The Republic of Abkhazia has diplomatic missions in Russia, Venezuela, and Syria, all of which recognise the independence of Abkhazia. It also has "representative offices" in other countries, such as Germany, Austria, and Turkey. Those countries do not recognise the independence of Abkhazia. Can they stop Abkhazia from opening such an office? On the one hand, anyone can rent an office as long as the landlord will have them and they are not engaged in criminal activities, but on the other hand: is it really as simple as that in case of unrecognised countries? Could, for example, Germany block such an office from opening or operating?

1 Answer 1


TLDR: a host country must consent to the existence of any type of diplomatic mission in its territory (this includes the representative offices). This includes countries or regions not officially recognized by the host nation (typically called a De Facto Embassy). If the mission is not recognized then it is, for all intents and purposes, illegal. Notorious examples of illegal diplomatic intervention are resident spies, and undeclared intelligence officers (see also this article).

So, in your example, Germany could indeed block the opening or continued operation of an office spying or lobbying for a foreign power. Someone renting an office with the purpose of doing an undeclared diplomatic mission is an (illegal) Foreign Agent.

The Vienna Convention on Diplomatic Missions and Optional Protocols states:

Article 2

The establishment of diplomatic relations between States, and of permanent diplomatic missions, takes place by mutual consent.


Article 4

  1. The sending State must make certain that the agreement of the receiving State has been given for the person it proposes to accredit as head of the mission to that State.

  2. The receiving State is not obliged to give reasons to the sending State for a refusal of agreement.

There are several more articles regarding the rights of the host country expelling diplomats or declare the ambassador as Persona Non Grata.

The most notorious example of a sovereign entity with plenty of diplomatic missions in countries that do not recognize is Taiwan (and this includes a presence in Hong-Kong and Macau). Another that is currently on the news is Northern Cyprus.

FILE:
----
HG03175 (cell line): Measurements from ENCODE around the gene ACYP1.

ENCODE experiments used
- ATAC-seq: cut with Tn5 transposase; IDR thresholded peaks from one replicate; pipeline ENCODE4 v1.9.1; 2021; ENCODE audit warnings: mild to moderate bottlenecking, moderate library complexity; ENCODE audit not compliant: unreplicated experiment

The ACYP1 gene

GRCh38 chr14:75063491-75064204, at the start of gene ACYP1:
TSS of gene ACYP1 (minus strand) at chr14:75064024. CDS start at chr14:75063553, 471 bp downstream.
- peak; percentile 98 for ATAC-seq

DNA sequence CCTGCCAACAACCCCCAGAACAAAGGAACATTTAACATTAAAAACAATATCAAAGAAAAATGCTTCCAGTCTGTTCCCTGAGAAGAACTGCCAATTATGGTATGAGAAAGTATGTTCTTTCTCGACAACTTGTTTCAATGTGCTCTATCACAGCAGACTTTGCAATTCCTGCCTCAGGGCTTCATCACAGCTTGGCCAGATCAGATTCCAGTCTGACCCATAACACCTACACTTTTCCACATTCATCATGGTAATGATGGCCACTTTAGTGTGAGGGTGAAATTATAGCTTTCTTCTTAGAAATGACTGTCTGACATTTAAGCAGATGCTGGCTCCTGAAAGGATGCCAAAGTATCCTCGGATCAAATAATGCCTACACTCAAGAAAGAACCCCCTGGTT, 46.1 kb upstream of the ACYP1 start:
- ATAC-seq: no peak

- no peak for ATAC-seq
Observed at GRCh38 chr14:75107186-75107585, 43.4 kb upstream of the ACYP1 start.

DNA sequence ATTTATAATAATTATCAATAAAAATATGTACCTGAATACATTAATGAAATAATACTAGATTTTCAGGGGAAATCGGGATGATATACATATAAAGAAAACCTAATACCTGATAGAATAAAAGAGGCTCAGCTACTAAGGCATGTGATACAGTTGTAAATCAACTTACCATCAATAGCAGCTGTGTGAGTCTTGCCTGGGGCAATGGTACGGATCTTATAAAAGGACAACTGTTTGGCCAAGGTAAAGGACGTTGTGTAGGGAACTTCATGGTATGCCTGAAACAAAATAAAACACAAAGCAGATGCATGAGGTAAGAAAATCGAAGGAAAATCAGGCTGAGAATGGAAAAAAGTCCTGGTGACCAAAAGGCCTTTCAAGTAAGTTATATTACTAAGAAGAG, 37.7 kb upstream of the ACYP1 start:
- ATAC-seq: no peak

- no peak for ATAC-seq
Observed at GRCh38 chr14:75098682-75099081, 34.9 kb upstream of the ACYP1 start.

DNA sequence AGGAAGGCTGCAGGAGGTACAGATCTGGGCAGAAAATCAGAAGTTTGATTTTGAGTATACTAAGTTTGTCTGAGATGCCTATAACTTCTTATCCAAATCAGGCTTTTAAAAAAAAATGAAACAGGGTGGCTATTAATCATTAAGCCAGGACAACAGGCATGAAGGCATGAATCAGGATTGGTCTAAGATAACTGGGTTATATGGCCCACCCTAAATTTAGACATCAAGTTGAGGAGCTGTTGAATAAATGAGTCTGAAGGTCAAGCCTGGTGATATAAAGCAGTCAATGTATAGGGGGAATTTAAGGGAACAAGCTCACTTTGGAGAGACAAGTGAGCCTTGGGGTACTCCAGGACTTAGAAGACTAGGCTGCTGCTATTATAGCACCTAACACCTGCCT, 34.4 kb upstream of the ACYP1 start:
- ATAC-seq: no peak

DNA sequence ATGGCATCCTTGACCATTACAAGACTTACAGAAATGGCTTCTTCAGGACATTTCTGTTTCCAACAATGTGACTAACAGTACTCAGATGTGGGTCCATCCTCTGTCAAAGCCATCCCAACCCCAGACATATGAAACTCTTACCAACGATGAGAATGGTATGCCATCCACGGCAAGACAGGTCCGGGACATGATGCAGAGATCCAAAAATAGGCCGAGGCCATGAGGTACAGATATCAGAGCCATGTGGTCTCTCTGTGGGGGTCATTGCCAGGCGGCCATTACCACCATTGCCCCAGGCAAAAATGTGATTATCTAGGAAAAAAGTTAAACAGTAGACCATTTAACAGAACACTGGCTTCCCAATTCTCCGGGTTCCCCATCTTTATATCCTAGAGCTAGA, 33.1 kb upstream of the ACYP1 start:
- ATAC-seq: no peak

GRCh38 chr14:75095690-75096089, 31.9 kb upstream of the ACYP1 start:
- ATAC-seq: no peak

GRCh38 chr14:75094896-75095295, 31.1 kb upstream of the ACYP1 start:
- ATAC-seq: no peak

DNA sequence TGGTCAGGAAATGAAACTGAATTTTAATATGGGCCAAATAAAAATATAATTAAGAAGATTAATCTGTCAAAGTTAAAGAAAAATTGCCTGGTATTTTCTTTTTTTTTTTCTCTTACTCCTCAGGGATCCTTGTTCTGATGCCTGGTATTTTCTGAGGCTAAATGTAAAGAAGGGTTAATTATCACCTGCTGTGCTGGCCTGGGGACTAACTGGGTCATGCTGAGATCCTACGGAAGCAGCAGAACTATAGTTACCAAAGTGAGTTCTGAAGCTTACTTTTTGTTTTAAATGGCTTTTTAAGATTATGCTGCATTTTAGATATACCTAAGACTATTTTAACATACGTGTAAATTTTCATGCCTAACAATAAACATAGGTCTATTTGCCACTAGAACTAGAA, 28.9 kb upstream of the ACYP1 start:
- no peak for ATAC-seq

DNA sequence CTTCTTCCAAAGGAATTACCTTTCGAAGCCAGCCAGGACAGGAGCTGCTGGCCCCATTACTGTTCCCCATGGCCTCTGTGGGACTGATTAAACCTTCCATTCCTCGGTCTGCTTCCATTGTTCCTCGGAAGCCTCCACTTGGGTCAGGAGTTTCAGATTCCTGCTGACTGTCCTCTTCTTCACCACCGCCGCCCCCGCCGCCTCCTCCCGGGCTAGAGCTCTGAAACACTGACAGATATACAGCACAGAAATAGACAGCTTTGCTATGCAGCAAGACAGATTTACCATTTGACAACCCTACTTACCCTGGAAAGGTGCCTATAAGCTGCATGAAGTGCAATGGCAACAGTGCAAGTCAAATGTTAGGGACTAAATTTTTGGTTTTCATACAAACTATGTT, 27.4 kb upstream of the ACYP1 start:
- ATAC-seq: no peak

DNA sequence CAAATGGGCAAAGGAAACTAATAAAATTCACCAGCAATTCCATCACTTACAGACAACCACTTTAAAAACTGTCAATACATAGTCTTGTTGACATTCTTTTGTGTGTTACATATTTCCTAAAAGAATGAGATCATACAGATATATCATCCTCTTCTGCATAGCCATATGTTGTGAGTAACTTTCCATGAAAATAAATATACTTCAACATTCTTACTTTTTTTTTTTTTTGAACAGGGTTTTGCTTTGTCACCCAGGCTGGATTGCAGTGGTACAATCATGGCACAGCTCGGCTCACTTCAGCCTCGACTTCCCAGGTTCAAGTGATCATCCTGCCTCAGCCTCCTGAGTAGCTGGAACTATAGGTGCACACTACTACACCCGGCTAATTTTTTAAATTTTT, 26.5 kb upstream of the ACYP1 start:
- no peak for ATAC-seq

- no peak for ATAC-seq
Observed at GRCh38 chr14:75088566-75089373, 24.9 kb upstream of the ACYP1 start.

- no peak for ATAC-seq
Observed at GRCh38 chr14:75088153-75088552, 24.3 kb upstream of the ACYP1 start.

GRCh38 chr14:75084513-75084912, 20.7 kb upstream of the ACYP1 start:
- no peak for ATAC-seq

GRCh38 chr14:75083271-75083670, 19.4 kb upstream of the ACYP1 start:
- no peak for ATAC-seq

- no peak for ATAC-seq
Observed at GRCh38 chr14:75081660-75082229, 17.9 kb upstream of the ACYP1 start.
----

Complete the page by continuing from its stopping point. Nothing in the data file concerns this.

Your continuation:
In the case of Abkhazia, Germany has showed an interest in brokering relations in the region. As so, it would be nonsensical to forbid the diplomatic operations of Abkhazia in its territory.

For more about the foreign policy of Abkhazia see The foreign policy options of a small unrecognised state: the case of Abkhazia (Frear, 2014).

  • Nice answer, but the rules about the host country expelling diplomats would not be of application if the host country did not recognize the validity of the diplomat credentials (or the existence of the country the diplomat represents) to begin with, as then that person would not be oficially a diplomat.
    – SJuan76
    Jul 24, 2019 at 15:19
  • @SJuan76 I agree. This is why I've only quoted articles regarding the consent of the host nation. Otherwise these persons would be considered undeclared foreign agents with no diplomatic immunity, and susceptible to any laws within that nation (lobbying, foreign interference, etc.). To give an example, a notable recent case is the one from Maria Butina in the US. She was literally charged for being an unregistered foreign agent.
    – armatita
    Jul 24, 2019 at 15:36
  • Note that the requirement to register or license "foreign agents" differs wildly between nations. A citizen or legal immigrant might well find lobby work on behalf of a foreign ethnic group covered by freedom of speech. That wouldn't be a "representative office," it would be an activist or public relations professional with a political agenda who is known to have good contacts in the region.
    – o.m.
    Jul 24, 2019 at 16:13
  • @o.m. True, but almost all would be covered, at least, by international law, specifically dealing with non-intervention or non-interference (for example UN charter 2.4). A citizen lobbying for a foreign power is still considered a foreign agent, regardless of the actions. Two people doing exactly the same thing but with different objectives have different legal consequences. Mens rea or intention applies. Whistleblower's are a notable example.
    – armatita
    Jul 25, 2019 at 9:13
  • @armatita, note that I mentioned citizens or residents lobbying on behalf of a foreign group. Democracies allow this kind of activism.
    – o.m.
    Jul 25, 2019 at 14:30

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